Team GB could see medal haul tumble at Tokyo 2020

30 July 2019

A study from sports analytics firm Gracenote forecasts the number of medals won by British athletes will decline by 24 at the Tokyo Olympics next year. Meanwhile, the 2020 Summer Games will see a record number of women participate, lifting the gender ratio to the brink of parity.

Professional services firms have a long tradition of attempting to demonstrate their analytical prowess by calling how popular sporting events will end. Boston Consulting Group, for example, predicted Roger Federer would win Wimbledon in 2018, in the hope it would show the potential of an innovative new AI programme. Elsewhere, KPMG’s football research team suggested that the clubs with the highest operating revenue were set to monopolise the latter rounds of the 2019 Champions League, while 21st Club suggested France would triumph in the Women’s World Cup.

The unifying characteristic of the aforementioned forecasts was that they were each equally wrong. Analytics and media firm Gracenote hopes, however, that its own statistical model based on individual and team results will meet with a greater degree of success as it looks to predict the top nations at the 2020 Olympics in Tokyo. The company’s methodology takes in the outcomes of previous Olympics Games, World Championships and World Cups to forecast the most likely gold, silver and bronze medal winners by country.

2020 Summer Games Virtual Medal Table

For UK sports enthusiasts, the most concerning news to draw from Gracenote’s estimations is that Great Britain’s medal tally is expected to drop significantly from 2016, where the team finished second. Having become the first country to win more medals four years after a home Olympics, hitting a peak of 67 medals, British athletes are expected to pick up 43 top-three finishes in 2020. While this would still see Team GB bring in enough precious metal to rank fifth in the medal table, it represents a major decline in expectations from the Rio games, particularly in cycling, track, gymnastics and rowing events, among others.

Gracenote’s analysts anticipate that Great Britain will be surpassed by the usual suspects of China in second, Russia in fourth, and by host nation Japan, who are expected to rank third. On the back of a record-breaking 41 medals at the Rio Olympics in 2016, Gracenote currently projects Japan to improve on that total by 63%, thanks to gains in all of Japan’s strongest sports and potential success in new and returning sports which hosts generally enjoy. This would be the biggest improvement by a host nation this century, with the last team to have done better being Spain at Barcelona 1992.

Aside from Japan, Australia’s team is also expected to see a major boost next Summer. With 29 medals, 2016 was Australia's lowest medal tally and lowest rank (10th) since the 1992 Olympics in Barcelona, and was spoken about in the media in the same terms as a national crisis. According to Gracenote, however, the Aussies are due to bounce back and take home the same number of prizes as the British – albeit with a lower amount of gold.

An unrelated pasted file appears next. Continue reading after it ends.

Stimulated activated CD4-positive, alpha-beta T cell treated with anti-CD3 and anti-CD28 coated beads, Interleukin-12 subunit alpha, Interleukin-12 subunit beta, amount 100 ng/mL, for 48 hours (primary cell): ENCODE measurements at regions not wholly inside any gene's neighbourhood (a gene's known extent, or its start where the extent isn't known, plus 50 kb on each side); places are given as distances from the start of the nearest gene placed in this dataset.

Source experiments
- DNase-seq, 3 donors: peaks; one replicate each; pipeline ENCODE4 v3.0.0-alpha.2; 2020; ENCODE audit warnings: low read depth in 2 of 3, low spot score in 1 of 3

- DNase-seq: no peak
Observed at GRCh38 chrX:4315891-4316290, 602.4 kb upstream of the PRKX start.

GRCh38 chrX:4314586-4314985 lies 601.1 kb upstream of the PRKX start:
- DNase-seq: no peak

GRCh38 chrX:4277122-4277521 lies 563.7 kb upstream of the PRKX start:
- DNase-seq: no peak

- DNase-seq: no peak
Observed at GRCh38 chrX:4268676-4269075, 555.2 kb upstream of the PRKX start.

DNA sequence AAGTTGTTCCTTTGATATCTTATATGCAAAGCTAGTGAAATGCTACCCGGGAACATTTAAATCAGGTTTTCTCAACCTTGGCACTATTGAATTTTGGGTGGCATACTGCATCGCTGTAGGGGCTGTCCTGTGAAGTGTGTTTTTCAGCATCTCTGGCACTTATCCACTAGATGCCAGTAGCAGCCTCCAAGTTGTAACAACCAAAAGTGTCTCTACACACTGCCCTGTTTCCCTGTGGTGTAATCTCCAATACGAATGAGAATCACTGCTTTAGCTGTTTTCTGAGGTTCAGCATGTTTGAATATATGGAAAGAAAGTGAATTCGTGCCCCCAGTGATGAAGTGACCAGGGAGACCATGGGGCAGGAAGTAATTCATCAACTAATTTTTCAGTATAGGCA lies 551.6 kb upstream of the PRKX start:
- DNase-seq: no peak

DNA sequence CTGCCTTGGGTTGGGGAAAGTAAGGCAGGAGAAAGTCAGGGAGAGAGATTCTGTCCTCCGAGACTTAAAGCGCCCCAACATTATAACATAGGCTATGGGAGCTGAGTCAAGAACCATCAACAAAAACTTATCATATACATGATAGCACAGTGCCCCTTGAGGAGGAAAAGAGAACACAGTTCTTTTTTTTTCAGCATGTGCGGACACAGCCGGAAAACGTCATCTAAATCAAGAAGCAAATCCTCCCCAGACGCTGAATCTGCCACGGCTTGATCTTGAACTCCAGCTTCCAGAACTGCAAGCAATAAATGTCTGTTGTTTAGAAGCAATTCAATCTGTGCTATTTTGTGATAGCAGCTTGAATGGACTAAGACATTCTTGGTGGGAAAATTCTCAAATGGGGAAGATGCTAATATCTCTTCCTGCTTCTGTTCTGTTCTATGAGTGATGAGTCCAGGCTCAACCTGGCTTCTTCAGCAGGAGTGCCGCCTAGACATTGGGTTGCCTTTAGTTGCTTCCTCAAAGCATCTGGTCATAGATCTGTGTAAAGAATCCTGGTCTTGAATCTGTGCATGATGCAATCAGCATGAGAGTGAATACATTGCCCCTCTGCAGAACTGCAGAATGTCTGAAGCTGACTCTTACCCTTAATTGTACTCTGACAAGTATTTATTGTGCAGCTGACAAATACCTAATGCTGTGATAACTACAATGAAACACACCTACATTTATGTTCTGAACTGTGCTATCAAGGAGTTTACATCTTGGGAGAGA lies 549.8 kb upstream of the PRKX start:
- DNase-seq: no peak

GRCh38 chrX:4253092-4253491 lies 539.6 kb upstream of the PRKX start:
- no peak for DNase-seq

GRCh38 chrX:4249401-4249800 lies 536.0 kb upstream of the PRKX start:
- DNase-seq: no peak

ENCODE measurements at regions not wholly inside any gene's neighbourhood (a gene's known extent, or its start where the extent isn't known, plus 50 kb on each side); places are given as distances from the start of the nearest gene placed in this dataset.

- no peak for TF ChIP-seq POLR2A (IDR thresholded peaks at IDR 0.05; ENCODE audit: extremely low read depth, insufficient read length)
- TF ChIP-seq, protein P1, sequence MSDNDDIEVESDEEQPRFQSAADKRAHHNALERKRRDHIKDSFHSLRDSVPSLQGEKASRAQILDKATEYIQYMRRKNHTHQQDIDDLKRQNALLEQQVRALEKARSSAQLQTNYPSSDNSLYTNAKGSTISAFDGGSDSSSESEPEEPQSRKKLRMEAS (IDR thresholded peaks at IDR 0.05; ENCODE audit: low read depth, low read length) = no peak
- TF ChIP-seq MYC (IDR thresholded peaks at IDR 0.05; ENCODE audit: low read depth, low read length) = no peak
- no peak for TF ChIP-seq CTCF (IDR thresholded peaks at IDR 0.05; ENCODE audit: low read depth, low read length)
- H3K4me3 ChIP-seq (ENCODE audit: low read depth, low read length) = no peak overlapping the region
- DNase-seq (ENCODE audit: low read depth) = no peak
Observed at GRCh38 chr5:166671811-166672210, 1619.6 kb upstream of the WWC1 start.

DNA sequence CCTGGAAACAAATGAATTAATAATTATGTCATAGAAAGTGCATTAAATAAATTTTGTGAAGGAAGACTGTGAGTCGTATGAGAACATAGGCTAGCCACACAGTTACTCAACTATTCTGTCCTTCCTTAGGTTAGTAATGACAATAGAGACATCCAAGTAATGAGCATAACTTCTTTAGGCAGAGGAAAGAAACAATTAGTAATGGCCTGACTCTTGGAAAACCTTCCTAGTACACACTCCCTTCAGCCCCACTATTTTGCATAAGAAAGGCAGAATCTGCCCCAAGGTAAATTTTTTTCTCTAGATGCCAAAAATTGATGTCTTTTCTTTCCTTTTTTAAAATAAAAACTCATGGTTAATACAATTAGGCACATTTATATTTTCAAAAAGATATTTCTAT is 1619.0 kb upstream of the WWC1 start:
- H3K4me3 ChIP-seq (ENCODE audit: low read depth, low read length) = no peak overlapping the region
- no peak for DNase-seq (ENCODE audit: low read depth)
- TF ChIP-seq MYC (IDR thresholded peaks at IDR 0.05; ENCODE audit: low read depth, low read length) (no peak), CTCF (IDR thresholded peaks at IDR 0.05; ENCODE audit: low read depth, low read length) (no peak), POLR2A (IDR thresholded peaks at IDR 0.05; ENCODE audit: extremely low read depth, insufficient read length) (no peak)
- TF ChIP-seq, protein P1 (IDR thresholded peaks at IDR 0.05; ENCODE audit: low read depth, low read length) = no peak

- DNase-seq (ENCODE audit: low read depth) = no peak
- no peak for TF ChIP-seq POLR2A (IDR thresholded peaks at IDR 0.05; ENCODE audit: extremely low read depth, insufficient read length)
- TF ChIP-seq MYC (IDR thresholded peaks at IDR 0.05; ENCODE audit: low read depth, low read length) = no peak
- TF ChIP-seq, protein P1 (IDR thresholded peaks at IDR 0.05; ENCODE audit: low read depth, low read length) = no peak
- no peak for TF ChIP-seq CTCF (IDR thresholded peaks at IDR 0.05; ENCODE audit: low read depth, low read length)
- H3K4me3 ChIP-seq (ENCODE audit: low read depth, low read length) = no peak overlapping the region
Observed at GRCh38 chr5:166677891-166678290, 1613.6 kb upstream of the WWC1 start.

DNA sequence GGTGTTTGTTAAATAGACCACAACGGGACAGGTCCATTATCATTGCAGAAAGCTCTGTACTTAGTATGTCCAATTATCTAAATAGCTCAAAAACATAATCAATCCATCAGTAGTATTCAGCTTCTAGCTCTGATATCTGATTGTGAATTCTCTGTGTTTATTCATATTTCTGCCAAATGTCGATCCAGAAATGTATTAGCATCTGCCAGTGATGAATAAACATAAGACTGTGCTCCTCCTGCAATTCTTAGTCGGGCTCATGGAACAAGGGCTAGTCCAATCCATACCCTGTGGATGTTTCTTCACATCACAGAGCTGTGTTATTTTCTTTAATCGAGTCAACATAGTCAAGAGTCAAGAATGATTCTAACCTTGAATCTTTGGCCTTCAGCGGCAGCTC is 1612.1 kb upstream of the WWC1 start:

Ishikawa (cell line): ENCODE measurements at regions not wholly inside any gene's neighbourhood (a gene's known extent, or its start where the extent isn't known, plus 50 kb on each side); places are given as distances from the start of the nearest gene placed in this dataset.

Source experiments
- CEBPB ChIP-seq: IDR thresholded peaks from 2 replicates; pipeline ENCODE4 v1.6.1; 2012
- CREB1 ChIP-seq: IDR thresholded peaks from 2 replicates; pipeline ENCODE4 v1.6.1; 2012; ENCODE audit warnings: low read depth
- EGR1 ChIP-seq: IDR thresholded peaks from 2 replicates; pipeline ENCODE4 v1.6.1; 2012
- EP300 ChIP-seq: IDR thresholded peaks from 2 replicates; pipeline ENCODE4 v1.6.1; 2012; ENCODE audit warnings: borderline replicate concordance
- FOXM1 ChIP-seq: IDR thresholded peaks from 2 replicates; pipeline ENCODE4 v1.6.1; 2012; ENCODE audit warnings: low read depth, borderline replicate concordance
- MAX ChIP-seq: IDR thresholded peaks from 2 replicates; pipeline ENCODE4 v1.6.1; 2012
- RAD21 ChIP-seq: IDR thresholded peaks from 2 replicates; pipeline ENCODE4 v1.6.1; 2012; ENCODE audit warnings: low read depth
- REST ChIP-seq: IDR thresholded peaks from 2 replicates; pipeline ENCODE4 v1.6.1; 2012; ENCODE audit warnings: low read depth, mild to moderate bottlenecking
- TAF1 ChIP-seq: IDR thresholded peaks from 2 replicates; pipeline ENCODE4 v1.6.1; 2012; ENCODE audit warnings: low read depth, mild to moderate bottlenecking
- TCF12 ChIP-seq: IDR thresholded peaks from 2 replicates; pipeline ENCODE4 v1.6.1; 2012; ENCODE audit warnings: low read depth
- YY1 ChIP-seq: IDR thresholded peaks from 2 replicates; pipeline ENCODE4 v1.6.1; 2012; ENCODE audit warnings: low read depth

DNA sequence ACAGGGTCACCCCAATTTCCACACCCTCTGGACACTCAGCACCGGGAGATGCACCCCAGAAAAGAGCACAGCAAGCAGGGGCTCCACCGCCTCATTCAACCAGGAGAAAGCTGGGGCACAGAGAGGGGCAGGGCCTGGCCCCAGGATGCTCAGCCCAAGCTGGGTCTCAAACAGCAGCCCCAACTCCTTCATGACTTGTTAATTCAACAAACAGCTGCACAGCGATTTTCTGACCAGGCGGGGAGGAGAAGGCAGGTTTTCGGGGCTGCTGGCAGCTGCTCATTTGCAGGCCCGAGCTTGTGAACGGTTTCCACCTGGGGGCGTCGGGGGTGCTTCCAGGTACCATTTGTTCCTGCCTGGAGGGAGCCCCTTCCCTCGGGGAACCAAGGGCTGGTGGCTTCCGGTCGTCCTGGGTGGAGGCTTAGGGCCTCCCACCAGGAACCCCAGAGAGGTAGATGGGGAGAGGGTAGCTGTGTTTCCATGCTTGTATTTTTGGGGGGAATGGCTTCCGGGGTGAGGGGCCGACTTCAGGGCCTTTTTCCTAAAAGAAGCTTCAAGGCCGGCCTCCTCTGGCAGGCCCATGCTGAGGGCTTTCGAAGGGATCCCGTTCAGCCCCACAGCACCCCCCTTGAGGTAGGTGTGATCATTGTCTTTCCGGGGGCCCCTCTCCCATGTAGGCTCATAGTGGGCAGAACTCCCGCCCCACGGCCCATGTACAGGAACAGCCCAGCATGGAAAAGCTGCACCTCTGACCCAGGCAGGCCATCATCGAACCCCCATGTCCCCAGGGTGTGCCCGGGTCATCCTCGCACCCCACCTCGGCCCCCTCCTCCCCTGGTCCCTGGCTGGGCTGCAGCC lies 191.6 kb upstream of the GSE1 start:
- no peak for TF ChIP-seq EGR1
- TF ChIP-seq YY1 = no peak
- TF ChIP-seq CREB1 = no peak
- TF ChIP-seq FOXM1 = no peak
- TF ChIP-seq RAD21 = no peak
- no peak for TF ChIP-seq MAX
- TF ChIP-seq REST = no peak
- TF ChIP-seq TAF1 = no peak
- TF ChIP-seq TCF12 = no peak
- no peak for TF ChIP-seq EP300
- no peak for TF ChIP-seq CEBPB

As was the case in 2016, the US is expected to top the medals table by some distance. In fact, having brought home an impressive total of 120 medals last time, American athletes are predicted to up that tally to 126 in the Tokyo games. This would mark the seventh successive Summer Games during which the US team would have come out on top of the medal count competition. US medals are forecast to come from 30 different sports which would break the Olympic record of 28 set by the Soviet Union in 1980 and the US in 2016.

Gender parity

Alongside its medal predictions, Gracenote also pointed out that Tokyo will feature near gender parity in terms of sports in which both men and women compete. While there are set to be more medal events than 2016, that breaks down as a net increase of 20 women’s events, 2 men’s events, 9 mixed events and 2 open events. This means an increased proportion of women’s events at the Summer Olympics for the 10th successive edition.

According to Gracenote, the rapid incline of women’s events at Tokyo 2020 is the result of continuing efforts to create better gender equality at the Olympics. The last time the percentage of events for women did not increase was nearly 40 years ago, at the 1980 Games in Moscow. At that point, less than 25% of events were women only.

For 2020, however, the number of men’s events in boxing, canoeing and rowing has been reduced while the number of women’s events in those sports has been expanded. In addition, new Olympic sports must be balanced in terms of gender, meaning the five new sports in Tokyo all have equal numbers of men’s and women’s events. In this case, a new record percentage of female competitors will be present, surpassing the previous 45% record of Rio. In 2020, 46% of events will be women only, 48% will be male only and 6% will be either mixed or open events.

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